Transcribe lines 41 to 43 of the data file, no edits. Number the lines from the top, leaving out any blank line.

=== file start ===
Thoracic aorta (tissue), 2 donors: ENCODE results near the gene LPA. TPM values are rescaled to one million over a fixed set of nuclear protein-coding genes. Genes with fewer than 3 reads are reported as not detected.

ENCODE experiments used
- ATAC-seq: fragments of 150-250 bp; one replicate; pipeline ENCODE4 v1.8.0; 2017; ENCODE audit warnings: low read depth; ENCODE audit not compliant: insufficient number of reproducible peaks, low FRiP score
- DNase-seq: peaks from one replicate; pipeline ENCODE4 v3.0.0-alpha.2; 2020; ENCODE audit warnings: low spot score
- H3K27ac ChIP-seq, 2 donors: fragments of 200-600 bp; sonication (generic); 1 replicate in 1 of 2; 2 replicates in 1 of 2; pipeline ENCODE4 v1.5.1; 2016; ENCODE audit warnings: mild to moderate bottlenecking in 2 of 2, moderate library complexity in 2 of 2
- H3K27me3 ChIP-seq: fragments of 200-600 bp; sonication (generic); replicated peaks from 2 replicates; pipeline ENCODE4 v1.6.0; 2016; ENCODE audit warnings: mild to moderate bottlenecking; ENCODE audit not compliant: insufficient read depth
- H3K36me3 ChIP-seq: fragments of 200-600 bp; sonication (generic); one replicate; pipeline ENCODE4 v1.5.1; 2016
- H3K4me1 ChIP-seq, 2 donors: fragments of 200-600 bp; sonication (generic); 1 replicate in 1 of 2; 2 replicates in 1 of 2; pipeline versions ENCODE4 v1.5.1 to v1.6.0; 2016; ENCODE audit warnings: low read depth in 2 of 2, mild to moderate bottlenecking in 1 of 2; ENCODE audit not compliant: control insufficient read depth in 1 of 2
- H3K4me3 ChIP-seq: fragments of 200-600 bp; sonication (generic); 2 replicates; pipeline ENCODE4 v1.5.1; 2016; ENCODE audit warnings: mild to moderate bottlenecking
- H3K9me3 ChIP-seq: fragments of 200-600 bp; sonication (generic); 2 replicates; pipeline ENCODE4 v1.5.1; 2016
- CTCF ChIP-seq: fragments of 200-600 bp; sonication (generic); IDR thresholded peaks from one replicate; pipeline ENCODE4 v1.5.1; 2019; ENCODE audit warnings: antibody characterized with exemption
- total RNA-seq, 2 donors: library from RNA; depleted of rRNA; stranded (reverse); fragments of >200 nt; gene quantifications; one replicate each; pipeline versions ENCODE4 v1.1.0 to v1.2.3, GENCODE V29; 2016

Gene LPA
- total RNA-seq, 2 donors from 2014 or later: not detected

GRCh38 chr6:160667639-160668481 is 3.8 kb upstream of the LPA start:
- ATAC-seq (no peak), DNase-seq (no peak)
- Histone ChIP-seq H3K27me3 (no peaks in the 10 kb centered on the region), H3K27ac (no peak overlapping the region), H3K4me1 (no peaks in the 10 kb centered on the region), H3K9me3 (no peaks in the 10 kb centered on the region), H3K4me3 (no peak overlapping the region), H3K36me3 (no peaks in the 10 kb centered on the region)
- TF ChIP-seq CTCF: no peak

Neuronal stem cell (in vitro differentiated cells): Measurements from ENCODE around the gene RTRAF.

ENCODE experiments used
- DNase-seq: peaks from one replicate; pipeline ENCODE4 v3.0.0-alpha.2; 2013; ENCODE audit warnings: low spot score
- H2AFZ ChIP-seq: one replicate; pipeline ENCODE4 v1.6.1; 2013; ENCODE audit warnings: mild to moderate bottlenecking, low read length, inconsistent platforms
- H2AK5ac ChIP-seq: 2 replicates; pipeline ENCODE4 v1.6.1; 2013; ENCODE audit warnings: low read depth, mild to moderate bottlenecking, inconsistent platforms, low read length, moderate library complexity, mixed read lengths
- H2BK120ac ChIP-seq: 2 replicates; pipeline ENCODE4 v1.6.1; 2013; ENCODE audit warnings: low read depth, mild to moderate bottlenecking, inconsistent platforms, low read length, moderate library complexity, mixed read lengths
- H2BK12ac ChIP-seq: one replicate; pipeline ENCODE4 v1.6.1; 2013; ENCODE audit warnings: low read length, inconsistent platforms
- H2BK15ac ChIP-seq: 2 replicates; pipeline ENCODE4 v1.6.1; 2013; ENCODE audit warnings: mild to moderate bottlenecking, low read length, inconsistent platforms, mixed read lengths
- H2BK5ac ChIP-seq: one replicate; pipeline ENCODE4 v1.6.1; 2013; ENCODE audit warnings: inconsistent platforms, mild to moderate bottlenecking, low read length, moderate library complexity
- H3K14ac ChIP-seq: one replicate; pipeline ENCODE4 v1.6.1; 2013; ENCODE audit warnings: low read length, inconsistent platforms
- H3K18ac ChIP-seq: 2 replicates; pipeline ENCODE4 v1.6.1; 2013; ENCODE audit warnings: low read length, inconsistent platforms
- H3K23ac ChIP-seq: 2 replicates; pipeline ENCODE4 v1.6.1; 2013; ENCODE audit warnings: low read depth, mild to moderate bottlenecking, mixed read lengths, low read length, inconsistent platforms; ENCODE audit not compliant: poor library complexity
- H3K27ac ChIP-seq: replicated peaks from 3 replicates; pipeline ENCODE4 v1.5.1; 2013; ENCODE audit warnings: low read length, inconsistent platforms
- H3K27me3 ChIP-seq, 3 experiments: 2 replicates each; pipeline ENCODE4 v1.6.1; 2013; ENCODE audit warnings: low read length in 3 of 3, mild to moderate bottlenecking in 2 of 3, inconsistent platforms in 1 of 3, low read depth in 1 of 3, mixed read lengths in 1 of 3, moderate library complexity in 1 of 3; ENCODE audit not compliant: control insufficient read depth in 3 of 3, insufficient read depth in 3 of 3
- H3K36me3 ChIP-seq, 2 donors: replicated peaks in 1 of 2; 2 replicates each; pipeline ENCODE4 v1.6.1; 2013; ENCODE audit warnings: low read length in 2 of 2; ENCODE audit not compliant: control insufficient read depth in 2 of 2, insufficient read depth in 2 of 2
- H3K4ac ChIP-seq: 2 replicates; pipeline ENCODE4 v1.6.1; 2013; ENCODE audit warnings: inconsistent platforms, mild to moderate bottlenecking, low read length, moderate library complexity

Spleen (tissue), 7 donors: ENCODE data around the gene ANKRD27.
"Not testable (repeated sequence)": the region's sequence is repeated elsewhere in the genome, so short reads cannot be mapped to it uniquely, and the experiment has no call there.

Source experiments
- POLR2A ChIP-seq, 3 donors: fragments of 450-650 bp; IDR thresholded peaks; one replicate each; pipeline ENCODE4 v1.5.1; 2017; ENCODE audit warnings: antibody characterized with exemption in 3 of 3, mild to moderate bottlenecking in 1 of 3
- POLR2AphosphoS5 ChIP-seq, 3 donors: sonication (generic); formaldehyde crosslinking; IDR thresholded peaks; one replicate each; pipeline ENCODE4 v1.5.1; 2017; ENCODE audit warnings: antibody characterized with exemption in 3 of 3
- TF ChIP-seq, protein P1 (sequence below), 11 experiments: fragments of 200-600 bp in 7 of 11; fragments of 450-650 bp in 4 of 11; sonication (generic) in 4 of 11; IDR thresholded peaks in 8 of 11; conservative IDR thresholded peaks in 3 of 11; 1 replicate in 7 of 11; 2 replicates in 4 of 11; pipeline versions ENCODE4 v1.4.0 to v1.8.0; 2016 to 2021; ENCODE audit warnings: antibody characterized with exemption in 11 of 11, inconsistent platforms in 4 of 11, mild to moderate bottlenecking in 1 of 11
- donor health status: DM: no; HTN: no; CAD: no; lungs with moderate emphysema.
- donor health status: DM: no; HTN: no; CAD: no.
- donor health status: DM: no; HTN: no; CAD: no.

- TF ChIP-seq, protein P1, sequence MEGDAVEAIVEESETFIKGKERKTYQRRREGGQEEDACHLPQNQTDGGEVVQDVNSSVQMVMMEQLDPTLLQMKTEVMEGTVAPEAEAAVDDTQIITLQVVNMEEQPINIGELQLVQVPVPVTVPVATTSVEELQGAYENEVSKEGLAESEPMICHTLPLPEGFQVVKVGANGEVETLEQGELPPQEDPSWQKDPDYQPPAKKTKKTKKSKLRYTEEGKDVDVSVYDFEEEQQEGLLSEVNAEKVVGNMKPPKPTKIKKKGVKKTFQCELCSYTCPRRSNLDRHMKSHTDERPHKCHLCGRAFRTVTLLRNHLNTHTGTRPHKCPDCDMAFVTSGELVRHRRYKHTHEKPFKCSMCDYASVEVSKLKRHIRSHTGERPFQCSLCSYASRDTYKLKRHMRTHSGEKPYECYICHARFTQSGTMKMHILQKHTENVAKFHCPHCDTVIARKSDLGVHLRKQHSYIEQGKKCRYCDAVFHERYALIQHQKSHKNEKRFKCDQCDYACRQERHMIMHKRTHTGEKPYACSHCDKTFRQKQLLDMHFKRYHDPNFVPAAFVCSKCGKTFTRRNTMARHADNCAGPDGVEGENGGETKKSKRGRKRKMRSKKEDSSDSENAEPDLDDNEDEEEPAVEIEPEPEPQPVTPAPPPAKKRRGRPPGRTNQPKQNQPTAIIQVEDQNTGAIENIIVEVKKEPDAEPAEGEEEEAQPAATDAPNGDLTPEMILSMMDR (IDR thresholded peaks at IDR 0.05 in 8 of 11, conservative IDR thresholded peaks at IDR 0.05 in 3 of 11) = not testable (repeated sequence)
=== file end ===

- donor health status: DM: no; HTN: no; CAD: no; lungs with moderate emphysema.
- donor health status: DM: no; HTN: no; CAD: no.
- donor health status: DM: no; HTN: no; CAD: no.